Based in Westcott Venture Park in Buckinghamshire, AMPAC In-Space Propulsion (ISP) is the UK’s leading organisation involved in the design, manufacture, and test of liquid rocket engines for satellite propulsion. AMPAC-ISP was established by the UK government in 1945 and holds a long and prestigious heritage in the aerospace and defence industries. One unique aspect of AMPAC-ISP is our facilities for hot-firing small monopropellant and bipropellant rocket engines of up to 20 N of thrust in a vacuum environment.
Hot-Fire Rocket Test Facility Upgrade Required
We have been performing hot-fire tests for our international customer base at Westcott for many years, so it was time to modernize the testing facilities. Due to the increasing expectations of customers, we also needed to improve the systems to continue successfully competing in the rocket engine market. Higher accuracy, greater reliability, and faster data turnaround were key development requirements.
To improve the outcome of the hot-fire test campaigns, the digital data acquisition system was one of the fundamental areas requiring an upgrade, leading us to contact National Instruments for advice and assistance. We chose NI for this data system upgrade because the company has a reputation for reliable hardware and continued customer support and its products have been successfully used throughout the aerospace industry. It was also important to us to deal with a company with longevity, as this had been one of the reasons for not being able to maintain the old acquisition system.
Instrument Control and Data Acquisition
Hot-fire testing, as the name suggests, is when rocket engines are run, or ‘fired,’ using propellants. We typically perform these tests inside a vacuum cell with a 2 m diameter using a two-stage steam ejector vacuum engine. The test cell itself can maintain a simulated altitude of >160,000 ft (>48,768 m) to imitate the conditions of a near-space environment. Each firing can last anywhere between one one-hundredth of a second during pulsing modes to a few hours in steady state (continuous) modes.
During the test campaigns, we must record a large amount of data. This includes taking temperature readings using thermocouples, pressure readings using pressure transducers, and thrust forces from the load cells. We interpret the collected data to determine the engine performance and to monitor test equipment and testing environment conditions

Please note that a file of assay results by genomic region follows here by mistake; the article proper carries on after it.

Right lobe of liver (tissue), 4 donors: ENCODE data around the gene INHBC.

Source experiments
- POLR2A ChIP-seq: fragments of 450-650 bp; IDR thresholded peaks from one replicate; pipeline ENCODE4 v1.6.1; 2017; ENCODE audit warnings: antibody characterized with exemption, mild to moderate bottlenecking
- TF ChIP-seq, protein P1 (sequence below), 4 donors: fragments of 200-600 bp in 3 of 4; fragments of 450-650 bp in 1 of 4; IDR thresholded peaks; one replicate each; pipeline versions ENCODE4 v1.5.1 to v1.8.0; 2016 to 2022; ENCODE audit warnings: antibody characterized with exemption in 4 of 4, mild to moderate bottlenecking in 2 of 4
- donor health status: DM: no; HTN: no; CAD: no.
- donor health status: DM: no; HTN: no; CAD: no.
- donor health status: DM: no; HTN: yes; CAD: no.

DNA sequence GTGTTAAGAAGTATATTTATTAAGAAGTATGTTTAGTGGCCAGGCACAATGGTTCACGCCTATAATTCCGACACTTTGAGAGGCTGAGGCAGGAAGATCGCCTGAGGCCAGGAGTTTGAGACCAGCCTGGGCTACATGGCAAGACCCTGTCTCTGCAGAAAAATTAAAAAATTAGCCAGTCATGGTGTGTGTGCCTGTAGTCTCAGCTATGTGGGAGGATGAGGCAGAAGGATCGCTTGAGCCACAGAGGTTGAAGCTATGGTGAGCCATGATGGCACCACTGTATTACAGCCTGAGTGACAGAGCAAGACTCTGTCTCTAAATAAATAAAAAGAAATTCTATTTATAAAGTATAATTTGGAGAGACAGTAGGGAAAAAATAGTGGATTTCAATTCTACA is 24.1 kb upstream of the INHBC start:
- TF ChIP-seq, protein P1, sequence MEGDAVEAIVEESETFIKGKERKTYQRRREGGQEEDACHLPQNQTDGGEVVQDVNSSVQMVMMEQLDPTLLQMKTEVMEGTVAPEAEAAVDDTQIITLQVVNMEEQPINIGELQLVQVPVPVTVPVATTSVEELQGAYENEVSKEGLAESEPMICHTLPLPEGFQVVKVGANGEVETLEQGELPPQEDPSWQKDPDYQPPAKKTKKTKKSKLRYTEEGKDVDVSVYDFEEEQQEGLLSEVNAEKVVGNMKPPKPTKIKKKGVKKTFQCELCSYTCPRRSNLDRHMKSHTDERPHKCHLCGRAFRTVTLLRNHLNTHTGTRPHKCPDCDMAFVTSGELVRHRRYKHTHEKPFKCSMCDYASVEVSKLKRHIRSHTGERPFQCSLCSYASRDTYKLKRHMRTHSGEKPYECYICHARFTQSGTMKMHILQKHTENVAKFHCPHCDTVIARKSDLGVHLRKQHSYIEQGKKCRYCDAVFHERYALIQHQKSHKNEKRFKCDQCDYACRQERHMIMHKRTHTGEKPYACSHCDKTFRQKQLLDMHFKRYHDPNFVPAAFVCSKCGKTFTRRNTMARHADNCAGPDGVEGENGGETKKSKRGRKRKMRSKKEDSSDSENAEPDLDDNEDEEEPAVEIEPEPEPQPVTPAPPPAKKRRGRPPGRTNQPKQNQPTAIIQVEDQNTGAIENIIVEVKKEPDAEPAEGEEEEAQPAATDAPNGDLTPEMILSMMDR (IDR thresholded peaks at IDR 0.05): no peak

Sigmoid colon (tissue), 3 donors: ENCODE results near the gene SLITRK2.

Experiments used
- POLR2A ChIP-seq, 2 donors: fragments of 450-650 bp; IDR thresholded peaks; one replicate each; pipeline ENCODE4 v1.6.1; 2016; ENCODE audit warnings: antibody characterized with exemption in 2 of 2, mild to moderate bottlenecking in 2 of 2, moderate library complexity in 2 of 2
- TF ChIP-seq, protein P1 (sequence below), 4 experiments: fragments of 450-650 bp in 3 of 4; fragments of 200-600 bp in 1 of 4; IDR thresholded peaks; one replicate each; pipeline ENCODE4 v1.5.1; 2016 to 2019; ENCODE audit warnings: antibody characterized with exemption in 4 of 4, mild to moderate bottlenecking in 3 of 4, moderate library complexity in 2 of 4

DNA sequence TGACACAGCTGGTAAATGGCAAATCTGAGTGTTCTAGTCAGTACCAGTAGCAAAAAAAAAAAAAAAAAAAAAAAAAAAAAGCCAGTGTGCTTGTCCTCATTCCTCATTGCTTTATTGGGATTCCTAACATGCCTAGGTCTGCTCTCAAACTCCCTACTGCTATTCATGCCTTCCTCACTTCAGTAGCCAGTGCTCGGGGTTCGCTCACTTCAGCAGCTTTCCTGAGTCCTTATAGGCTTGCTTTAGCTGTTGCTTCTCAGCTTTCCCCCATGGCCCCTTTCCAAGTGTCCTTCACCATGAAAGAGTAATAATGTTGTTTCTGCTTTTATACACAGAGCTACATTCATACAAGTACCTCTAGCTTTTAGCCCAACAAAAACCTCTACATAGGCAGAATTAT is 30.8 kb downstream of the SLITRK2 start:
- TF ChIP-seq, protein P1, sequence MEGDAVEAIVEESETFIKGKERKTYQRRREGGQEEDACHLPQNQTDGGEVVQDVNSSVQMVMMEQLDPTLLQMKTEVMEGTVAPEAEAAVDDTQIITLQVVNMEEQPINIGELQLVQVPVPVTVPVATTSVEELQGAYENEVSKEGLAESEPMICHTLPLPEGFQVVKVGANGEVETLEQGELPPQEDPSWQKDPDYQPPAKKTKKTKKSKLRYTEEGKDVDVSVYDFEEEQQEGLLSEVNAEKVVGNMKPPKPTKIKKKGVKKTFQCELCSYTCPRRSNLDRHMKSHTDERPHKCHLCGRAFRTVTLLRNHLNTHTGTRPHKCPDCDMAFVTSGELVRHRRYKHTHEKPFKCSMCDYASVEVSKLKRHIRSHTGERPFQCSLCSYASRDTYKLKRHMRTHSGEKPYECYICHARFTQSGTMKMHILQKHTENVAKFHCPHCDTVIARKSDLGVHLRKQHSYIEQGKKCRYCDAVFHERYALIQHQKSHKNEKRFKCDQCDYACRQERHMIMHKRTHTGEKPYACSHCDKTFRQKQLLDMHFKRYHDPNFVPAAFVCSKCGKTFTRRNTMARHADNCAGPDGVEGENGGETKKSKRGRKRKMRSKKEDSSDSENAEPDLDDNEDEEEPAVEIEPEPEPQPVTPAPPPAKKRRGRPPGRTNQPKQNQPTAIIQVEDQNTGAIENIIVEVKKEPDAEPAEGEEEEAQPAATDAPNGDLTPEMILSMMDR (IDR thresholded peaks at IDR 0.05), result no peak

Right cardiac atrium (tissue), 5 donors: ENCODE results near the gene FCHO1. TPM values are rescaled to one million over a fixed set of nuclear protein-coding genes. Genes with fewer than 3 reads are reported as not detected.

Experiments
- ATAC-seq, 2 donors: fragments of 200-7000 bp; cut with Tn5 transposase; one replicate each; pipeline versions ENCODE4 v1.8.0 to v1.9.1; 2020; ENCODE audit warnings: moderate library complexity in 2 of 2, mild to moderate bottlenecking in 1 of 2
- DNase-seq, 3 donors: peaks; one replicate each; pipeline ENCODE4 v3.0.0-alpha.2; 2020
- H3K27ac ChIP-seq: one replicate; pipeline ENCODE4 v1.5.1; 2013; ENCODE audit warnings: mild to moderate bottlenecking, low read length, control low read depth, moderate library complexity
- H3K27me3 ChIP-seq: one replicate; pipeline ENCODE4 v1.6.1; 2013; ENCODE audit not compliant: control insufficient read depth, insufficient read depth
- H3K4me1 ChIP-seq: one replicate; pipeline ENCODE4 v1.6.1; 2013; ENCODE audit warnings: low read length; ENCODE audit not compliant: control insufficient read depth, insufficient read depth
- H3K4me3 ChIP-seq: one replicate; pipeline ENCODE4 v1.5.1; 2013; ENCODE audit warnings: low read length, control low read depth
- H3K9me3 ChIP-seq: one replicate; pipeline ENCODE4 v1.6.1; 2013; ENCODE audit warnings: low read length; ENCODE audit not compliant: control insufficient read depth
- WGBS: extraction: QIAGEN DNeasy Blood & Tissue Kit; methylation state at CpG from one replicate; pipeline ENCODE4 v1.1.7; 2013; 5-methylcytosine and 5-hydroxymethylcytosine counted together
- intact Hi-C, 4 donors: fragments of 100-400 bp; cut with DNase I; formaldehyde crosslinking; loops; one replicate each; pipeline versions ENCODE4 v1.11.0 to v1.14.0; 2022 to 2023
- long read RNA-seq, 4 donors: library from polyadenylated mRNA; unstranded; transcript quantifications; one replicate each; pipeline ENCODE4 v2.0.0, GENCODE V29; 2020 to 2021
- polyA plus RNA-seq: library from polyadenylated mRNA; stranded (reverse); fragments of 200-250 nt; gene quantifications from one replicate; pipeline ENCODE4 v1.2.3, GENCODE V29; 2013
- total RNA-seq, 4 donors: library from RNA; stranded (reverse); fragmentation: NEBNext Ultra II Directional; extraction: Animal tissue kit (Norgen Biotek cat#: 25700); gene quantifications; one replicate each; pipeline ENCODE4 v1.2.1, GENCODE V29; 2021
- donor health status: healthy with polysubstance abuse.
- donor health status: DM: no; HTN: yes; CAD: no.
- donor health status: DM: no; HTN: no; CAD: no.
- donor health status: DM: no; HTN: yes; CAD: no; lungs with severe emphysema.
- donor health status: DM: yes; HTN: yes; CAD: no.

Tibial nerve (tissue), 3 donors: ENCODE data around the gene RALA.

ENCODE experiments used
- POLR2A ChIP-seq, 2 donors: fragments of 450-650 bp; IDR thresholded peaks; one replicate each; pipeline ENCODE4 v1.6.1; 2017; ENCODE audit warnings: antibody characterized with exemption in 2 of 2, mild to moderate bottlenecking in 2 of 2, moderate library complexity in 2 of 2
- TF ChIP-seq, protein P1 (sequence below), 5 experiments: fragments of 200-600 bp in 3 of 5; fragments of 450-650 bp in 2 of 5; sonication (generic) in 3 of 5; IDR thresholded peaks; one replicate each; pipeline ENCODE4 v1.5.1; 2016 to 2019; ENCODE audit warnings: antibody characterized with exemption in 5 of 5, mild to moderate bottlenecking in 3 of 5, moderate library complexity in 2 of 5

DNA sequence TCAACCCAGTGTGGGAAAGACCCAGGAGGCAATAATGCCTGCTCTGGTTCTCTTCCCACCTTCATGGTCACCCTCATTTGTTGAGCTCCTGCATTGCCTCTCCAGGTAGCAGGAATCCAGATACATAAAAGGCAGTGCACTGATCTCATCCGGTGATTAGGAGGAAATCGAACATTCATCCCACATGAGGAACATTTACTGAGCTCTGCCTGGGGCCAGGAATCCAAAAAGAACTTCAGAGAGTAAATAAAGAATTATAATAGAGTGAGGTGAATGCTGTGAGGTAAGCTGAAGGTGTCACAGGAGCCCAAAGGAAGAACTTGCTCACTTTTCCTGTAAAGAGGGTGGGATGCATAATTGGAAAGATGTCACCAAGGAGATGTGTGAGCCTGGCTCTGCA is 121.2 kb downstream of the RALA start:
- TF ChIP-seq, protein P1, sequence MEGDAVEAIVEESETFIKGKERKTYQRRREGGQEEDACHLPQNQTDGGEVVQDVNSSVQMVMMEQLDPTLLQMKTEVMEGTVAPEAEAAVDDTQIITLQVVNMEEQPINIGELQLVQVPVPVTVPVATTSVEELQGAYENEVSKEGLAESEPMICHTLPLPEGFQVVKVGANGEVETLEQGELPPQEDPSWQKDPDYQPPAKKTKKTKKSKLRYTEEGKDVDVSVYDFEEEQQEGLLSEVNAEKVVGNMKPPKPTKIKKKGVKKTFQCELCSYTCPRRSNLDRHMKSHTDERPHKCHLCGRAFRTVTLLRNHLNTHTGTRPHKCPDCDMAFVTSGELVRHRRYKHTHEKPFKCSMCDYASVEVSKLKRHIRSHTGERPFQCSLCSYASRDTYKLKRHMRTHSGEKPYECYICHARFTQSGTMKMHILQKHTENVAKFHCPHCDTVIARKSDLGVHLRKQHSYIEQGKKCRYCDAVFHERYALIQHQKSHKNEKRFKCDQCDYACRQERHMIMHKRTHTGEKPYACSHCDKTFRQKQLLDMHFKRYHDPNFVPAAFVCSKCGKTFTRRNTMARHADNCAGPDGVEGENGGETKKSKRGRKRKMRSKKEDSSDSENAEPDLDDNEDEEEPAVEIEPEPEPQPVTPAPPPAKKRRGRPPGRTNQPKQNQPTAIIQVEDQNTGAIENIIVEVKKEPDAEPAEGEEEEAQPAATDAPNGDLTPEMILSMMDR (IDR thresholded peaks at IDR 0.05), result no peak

During the firing, we must also control the amount of propellant entering the engine and maintain inlet pressures in the region of 5 to 24 bar (73 to 348 psi). With relatively short engine reaction times, data acquisition accuracy and speed is very important and real-time data acquisition is essential to monitor and control such potentially hazardous tests. Typically, data acquisition rates are in the order of 4 kHz for pulse-mode firing and 1 kHz for steady state firing. Depending on the test being performed, we use 20 to 30 data channels.
To fulfil the data acquisition requirements, we selected an NI CompactRIO system as the central piece of hardware. It is compatible with all of the existing measuring instruments, so we are using it to receive, handle, and temporarily store all of this raw information before sending it to the test engineer. Then we use LabVIEW software to interpret the data and display it numerically and graphically on the computer screens in the remotely located control room.
Much of the testing we conduct at Westcott uses the same equipment setup, but with an embedded field-programmable gate array (FPGA) integrated into the CompactRIO system, we have the flexibility to develop the hardware to meet changing requirements. This also applies to the hot-swappable modules, which we can use to make hardware and equipment changes throughout test campaigns if necessary. Because the test equipment is located next to the vacuum facility in an uninsulated building, it must also be capable of operating in harsh environments. The CompactRIO system satisfies this requirement with its wide operating temperature range.
Instant Visual Temperature Monitoring
As part of the hot-fire testing, we must carefully monitor rocket engine temperature to ensure that maximum material temperature limits are not reached. This is particularly important in the combustion chamber because temperatures exceed 1,200 °C. The chamber walls could melt and the chamber could potentially explode. We also monitor the temperature distribution on the rocket nozzle to check that the exhausting gasses are relatively central because this avoids creating hotspots and maintains thrust efficiency.
As part of continued system development, we hope to incorporate optical temperature imaging as part of the customer data set. We will use digital temperature sensing cameras in conjunction with a Compact Vision System to closely and instantly monitor these temperatures and more accurately record data.
Following a number of successful test campaigns, the upgraded control and data acquisition system has proven to be reliable and accurate, as well as capable of instantly providing useful data sets. This has led to improved customer satisfaction and has enabled AMPAC-ISP to continue to successfully compete for business. Because of the success at the high-altitude facility and the reliability of the data acquisition system hardware, we have replicated the instrument set up at our sea-level test site where we recently tested and collected data for an engine with 11,100 N (1.1 tons) of thrust.